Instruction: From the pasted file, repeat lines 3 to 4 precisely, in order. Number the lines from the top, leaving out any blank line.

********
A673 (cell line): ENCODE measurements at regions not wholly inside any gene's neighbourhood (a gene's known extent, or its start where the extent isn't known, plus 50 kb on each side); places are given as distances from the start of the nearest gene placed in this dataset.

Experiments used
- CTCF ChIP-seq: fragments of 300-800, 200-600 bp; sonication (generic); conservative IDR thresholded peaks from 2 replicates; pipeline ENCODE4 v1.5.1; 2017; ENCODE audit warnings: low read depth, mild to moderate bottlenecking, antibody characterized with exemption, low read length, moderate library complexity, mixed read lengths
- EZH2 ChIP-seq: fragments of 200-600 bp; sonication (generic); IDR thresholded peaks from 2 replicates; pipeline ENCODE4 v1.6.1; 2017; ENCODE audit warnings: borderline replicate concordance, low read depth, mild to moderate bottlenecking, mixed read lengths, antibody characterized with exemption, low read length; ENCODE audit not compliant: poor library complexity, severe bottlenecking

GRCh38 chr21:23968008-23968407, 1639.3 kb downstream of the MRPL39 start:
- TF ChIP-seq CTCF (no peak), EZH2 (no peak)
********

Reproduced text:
- CTCF ChIP-seq: fragments of 300-800, 200-600 bp; sonication (generic); conservative IDR thresholded peaks from 2 replicates; pipeline ENCODE4 v1.5.1; 2017; ENCODE audit warnings: low read depth, mild to moderate bottlenecking, antibody characterized with exemption, low read length, moderate library complexity, mixed read lengths
- EZH2 ChIP-seq: fragments of 200-600 bp; sonication (generic); IDR thresholded peaks from 2 replicates; pipeline ENCODE4 v1.6.1; 2017; ENCODE audit warnings: borderline replicate concordance, low read depth, mild to moderate bottlenecking, mixed read lengths, antibody characterized with exemption, low read length; ENCODE audit not compliant: poor library complexity, severe bottlenecking